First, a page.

In a Time of Universal Deceit, Telling the Truth is Revolutionary.
Saturday, July 13, 2024

Sexism, vulgarity bites back

Protestors march past the Civil Rights Museum during the Triad NC Women’s March in Greensboro, N.C., Saturday. (Cinde Ingram/The High Point Enterprise via AP)

A school board member in Hillary Clinton’s hometown resigned after making a derogatory reference on Twitter to the female anatomy in describing women marching against President Donald Trump. An Illinois teacher was pulled from the classroom for a tweet deemed sexist. And a freshman Indiana lawmaker was inundated with criticism over a Facebook post mocking “fat women.”

These are a handful of examples from across the U.S. of mostly male public officials who have been reprimanded, called out or disciplined over social media postings about the women’s marches around the globe last weekend.

The rash of incidents, which range from boorish to downright vulgar, highlight how nasty political discourse has become since the divisive presidential election. But in an era when Trump made lashing out against “political correctness” central to his appeal, the consequences these officials face for unfiltered use of social media once again demonstrate that what you say on the internet still can hurt you.

“Very few people in public life, even today, get away with what Trump was able to get away with,” said Michael Cornfield, a George Washington University professor who studies politics in the internet age. “I wonder what these gentlemen were thinking.”

It’s not the first time rantings on social media have sparked backlash. Public officials for years have found themselves in trouble, and even resigned from office, over comments that were impolitic, distasteful and sometimes even racist. It’s also not strictly a partisan issue. A writer for “Saturday Night Live” was suspended this week after writing an offensive tweet about Trump’s 10-year-old son Barron. The writer, Katie Rich, deleted the tweet, briefly deactivated her account and then apologized after a social media outcry led to calls for a boycott of the show.

Still, the number of incidents following the women’s marches, which packed public squares in blue states and some red as well, has put a few elected officials and supervisors in an awkward spot. And it’s not clear where to draw the line.

In Indiana, Republican House Speaker Brian Bosma says he’s conducting social media tutorials after posts from at least two state lawmakers.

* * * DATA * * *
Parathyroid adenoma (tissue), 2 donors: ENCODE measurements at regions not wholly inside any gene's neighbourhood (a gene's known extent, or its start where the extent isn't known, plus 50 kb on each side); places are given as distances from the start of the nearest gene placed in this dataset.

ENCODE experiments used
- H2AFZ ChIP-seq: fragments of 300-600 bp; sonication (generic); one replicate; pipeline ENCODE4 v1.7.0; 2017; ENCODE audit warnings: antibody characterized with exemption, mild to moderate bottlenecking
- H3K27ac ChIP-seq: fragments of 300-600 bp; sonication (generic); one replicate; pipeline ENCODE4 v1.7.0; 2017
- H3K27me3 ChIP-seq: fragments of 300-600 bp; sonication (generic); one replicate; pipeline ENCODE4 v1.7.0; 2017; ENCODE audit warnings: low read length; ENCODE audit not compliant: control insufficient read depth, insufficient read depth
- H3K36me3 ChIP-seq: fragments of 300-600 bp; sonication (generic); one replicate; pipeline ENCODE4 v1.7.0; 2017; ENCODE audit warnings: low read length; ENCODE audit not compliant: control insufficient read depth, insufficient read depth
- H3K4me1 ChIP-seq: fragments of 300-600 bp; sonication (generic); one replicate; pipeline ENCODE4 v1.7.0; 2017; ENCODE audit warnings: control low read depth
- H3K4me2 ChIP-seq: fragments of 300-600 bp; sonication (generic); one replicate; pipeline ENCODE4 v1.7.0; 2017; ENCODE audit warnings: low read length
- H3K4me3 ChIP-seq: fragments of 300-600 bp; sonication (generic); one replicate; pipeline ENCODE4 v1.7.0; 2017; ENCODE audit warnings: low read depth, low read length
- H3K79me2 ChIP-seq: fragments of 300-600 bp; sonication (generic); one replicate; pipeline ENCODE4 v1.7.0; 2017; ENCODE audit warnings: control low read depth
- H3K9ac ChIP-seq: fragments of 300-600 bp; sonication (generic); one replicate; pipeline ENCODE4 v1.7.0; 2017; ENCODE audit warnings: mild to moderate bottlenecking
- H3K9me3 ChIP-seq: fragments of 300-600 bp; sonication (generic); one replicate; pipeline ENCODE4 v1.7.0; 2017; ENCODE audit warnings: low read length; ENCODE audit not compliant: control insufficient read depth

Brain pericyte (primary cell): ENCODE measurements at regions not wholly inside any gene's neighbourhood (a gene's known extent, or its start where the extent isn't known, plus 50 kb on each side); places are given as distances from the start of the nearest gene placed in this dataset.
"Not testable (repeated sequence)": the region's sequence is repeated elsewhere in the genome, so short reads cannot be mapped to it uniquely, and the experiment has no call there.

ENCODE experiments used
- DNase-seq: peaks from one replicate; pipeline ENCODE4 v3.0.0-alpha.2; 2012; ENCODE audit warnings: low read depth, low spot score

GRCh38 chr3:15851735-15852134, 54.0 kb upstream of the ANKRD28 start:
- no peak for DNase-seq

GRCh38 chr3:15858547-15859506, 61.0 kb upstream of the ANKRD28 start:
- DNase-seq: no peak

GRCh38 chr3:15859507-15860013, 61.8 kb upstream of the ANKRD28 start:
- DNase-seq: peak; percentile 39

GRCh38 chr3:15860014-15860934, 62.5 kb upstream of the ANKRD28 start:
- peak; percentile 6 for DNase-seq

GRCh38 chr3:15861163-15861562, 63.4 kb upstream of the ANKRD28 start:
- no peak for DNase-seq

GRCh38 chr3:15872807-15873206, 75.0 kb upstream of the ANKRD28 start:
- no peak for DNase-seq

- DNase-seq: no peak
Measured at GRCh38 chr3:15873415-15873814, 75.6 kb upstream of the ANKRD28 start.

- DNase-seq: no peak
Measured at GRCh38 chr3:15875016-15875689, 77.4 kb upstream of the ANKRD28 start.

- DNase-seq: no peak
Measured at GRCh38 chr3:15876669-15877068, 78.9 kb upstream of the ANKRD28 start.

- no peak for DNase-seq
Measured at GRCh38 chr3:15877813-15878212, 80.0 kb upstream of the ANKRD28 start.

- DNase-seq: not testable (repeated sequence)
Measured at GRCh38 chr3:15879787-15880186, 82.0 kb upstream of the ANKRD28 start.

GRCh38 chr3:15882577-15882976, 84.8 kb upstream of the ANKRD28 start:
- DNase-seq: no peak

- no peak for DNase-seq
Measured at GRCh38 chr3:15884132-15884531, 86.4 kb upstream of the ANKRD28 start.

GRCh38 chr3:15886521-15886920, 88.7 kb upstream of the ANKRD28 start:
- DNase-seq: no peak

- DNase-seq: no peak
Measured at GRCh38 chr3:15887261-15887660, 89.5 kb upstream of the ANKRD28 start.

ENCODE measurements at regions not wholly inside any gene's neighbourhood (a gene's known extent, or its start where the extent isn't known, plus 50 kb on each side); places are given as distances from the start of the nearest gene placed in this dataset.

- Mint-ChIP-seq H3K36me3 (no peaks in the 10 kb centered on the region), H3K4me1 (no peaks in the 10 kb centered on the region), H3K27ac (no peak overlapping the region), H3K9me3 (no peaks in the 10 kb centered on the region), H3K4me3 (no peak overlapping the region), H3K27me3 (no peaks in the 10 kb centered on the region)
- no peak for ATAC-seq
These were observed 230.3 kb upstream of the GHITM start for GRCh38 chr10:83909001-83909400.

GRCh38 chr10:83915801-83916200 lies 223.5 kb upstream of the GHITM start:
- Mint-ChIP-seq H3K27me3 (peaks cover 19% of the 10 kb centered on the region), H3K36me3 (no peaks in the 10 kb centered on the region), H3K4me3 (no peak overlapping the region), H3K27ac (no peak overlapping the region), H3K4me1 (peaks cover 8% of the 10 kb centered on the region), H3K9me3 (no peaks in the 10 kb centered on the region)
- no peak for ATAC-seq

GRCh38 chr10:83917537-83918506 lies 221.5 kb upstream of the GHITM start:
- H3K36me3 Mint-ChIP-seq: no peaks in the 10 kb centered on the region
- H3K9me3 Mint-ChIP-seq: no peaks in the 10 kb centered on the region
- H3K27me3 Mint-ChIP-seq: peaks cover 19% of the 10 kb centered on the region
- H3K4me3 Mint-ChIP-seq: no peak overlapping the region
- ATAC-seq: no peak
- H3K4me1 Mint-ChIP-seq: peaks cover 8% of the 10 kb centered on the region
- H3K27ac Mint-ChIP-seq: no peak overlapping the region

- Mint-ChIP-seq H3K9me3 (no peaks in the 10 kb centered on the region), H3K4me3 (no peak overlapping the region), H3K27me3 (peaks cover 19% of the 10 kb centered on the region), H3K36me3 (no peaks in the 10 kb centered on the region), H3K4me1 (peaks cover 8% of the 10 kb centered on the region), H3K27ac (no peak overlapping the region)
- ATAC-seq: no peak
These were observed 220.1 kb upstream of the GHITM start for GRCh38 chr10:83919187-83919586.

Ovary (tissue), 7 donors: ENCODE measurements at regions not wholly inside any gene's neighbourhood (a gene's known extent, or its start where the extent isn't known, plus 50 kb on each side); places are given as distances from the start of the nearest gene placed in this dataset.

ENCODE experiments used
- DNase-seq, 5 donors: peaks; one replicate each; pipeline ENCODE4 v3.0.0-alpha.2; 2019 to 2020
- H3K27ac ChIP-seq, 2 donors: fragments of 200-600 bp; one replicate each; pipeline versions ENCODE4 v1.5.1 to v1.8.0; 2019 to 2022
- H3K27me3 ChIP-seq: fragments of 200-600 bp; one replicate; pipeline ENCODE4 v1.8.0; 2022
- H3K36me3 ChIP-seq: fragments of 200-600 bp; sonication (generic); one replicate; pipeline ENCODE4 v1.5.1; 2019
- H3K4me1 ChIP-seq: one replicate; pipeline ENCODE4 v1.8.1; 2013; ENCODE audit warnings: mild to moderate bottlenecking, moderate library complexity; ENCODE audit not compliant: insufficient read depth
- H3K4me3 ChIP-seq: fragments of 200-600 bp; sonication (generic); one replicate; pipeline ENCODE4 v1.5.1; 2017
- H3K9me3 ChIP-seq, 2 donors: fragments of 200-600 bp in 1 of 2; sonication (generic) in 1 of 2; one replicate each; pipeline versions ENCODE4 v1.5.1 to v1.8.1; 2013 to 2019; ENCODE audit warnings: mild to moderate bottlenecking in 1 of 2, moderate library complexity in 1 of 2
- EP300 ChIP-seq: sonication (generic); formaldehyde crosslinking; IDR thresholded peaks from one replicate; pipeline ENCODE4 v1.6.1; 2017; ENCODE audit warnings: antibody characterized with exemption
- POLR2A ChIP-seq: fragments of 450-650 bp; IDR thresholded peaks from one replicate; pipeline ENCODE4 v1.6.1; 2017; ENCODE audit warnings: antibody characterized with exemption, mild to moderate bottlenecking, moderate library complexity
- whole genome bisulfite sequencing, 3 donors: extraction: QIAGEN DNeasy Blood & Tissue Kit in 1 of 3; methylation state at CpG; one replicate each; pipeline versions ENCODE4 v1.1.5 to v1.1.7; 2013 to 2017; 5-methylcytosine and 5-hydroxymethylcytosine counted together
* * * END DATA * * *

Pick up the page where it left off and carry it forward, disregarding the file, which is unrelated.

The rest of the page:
A weekend Facebook post by Indiana state Rep. Jim Lucas, a Republican, showed a photo of a woman sprayed in the face with pepper spray with a caption that read: “PARTICIPATION TROPHIES. NOW IN LIQUID FORM.”

Another post by newly elected Indiana state Sen. Jack Sandlin, also a Republican, credited Donald Trump with getting “more fat women out walking than (former first lady) Michelle Obama did in 8 years.”

Sandlin, who says he didn’t knowingly share the since-deleted post, was inundated with criticism on his Facebook page and has apologized. He says the incident was a powerful lesson on the “unintended consequences” of opening up “your social media to try to get it out as broadly as you can.”

Bosma partially blamed “the Twitter storm created by our president” which he said “makes people feel this is an appropriate vehicle to communicate.” He added: “We’re elected officials, we’re held to a higher standard.”

On Monday, Dathan Paterno, a school board member in Park Ridge, Illinois, where Hillary Clinton grew up, abruptly resigned after he called the protests a “farce” by “vagina screechers” on Twitter.

Paterno, who did not respond to a request for comment, later deleted his social media accounts, said district Superintendent Laurie Heinz. He wrote in his letter of resignation that the tweets were “understandably misinterpreted.”

In the Quad Cities, along Illinois’ western border, a teacher was “removed from the classroom” for posting a view of women that “does not reflect the values” of the school, district officials said in a statement.

The teacher, Mark Kaczmarek, tweeted a photo of a 1950s housewife, and commented that the protesters “all went home to make dinner.”

One online petition called his tweet “unacceptable” while a rival petition said there is “no proof” that he “ever engaged in any kind of sexist, racist or even homophobic hate speeches in his classroom.”

A person who answered the phone at a number listed to Kaczmarek declined to comment.

In Nebraska, a retweet of an offensive joke may be the final straw for state Sen. Bill Kintner, who admitted last year to having cybersex on a state computer with a woman who later tried to blackmail him. The Republican’s colleagues on Wednesday will debate whether to expel him after he retweeted a joke implying that three women’s march demonstrators were too unattractive to sexually assault.

Other incidents were reported in Mississippi, Rhode Island and New Mexico.

Cornfield, the political science professor, said that he thought most people learned the lesson about crossing the line in social media posts years ago during the early days of email.

“I guess now that we’ve elected the real Donald Trump some people need reminders,” he said.


Associated Press Writer Darcy Costello contributed to this report.


Copyright © 2017 Capitol Hill Blue

Copyright © 2017 The Associated Press. All Rights Reserved